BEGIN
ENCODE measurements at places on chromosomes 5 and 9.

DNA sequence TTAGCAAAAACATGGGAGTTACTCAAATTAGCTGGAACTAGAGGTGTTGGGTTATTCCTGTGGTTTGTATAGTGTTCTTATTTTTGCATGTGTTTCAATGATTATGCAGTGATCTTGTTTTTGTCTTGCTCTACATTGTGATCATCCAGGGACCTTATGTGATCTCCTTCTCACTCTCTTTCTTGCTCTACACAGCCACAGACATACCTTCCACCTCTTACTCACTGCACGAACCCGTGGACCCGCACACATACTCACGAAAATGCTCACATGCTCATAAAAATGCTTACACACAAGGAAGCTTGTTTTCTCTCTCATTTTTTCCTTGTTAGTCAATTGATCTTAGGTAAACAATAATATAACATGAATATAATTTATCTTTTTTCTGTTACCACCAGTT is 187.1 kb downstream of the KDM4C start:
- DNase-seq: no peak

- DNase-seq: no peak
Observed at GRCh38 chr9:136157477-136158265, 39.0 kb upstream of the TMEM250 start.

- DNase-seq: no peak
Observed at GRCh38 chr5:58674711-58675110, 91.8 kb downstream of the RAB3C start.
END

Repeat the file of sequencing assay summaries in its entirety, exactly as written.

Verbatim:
ENCODE measurements at places on chromosomes 5 and 9.

DNA sequence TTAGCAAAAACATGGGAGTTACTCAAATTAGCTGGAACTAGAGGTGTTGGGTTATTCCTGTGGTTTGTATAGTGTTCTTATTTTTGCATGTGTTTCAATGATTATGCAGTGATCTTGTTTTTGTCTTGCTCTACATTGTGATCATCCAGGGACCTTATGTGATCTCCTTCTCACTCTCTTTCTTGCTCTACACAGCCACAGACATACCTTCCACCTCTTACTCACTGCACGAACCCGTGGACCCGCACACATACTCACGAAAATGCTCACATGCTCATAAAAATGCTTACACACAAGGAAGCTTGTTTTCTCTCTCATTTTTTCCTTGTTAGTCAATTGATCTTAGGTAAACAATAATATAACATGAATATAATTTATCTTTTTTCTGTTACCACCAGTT is 187.1 kb downstream of the KDM4C start:
- DNase-seq: no peak

- DNase-seq: no peak
Observed at GRCh38 chr9:136157477-136158265, 39.0 kb upstream of the TMEM250 start.

- DNase-seq: no peak
Observed at GRCh38 chr5:58674711-58675110, 91.8 kb downstream of the RAB3C start.